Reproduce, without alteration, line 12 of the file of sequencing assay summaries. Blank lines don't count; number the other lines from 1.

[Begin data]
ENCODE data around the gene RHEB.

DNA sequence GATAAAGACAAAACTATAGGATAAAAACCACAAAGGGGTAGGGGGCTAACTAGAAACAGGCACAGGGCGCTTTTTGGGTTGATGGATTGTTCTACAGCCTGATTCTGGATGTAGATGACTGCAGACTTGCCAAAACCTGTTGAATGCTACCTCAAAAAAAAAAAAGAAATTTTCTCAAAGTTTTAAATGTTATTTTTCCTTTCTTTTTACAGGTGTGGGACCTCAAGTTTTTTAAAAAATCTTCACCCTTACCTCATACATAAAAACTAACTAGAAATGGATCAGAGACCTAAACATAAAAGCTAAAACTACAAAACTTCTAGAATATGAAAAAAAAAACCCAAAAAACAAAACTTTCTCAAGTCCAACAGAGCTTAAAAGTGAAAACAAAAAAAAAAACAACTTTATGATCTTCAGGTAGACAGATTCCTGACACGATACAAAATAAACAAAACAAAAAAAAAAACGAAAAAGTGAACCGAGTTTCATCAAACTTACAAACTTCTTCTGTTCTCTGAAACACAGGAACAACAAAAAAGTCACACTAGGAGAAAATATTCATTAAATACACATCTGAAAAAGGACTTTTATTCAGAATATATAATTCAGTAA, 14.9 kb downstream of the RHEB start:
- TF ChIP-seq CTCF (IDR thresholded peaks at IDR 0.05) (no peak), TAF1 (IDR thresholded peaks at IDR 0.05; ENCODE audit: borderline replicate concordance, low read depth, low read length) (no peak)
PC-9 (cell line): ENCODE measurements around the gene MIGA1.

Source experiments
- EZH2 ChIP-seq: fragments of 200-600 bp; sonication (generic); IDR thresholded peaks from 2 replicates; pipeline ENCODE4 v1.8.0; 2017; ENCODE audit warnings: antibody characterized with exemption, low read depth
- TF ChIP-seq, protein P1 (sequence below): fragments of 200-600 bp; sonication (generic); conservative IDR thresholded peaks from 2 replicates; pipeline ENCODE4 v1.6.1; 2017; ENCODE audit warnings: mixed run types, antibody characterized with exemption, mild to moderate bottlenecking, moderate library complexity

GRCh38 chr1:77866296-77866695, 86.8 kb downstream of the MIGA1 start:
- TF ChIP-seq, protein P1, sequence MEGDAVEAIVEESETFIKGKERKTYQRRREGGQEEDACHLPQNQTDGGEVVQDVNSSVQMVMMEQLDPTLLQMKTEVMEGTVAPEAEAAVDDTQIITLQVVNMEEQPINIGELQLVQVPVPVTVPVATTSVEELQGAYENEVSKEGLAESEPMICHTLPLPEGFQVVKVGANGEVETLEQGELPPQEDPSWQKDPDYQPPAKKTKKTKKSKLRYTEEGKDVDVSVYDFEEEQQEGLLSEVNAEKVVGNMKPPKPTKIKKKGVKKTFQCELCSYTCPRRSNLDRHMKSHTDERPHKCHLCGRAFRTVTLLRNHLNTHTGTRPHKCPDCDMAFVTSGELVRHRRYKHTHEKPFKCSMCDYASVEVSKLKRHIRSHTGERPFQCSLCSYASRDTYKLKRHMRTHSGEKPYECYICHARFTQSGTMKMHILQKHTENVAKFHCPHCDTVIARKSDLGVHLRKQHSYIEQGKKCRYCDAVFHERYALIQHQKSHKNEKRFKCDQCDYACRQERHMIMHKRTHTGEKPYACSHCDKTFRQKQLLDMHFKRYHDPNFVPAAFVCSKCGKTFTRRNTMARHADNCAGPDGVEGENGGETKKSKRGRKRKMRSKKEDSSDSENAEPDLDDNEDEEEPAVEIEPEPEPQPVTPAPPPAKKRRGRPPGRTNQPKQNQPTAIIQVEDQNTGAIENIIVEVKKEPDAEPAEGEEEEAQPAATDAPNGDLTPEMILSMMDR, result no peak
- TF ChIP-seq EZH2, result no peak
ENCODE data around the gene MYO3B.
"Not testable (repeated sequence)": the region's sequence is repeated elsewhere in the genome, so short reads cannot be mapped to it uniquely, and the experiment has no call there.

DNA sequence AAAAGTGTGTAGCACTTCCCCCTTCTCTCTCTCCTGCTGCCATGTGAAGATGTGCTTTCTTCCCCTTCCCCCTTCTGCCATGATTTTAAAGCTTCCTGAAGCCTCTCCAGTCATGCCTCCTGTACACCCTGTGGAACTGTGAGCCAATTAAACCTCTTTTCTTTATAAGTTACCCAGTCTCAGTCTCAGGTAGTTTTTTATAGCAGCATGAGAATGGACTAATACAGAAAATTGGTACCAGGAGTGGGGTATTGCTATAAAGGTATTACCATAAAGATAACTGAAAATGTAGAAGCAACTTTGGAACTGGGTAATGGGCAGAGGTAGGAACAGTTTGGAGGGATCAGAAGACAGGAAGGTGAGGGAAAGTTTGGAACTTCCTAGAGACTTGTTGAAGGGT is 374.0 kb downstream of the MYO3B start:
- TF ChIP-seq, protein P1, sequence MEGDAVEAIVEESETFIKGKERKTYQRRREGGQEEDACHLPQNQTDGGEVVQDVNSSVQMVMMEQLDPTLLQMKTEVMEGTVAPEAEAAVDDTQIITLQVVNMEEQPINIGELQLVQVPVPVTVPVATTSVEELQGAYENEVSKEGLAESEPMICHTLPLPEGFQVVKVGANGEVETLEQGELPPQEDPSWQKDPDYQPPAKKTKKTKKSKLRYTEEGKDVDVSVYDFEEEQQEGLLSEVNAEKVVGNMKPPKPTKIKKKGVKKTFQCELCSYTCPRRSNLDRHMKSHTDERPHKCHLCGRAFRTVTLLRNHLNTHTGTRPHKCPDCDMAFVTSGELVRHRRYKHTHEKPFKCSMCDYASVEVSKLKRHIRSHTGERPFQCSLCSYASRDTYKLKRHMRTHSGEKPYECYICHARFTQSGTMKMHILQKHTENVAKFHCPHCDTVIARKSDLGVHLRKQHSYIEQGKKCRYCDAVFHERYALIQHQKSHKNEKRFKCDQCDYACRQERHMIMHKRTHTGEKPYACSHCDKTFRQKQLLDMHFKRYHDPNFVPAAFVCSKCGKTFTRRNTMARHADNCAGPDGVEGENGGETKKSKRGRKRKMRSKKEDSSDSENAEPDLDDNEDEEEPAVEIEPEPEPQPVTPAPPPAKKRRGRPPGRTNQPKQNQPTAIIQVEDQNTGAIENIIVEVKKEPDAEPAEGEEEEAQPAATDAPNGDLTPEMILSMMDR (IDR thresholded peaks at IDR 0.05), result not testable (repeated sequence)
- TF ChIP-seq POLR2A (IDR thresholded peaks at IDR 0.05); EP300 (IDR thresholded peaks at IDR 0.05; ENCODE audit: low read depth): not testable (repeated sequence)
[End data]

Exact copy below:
"Not testable (repeated sequence)": the region's sequence is repeated elsewhere in the genome, so short reads cannot be mapped to it uniquely, and the experiment has no call there.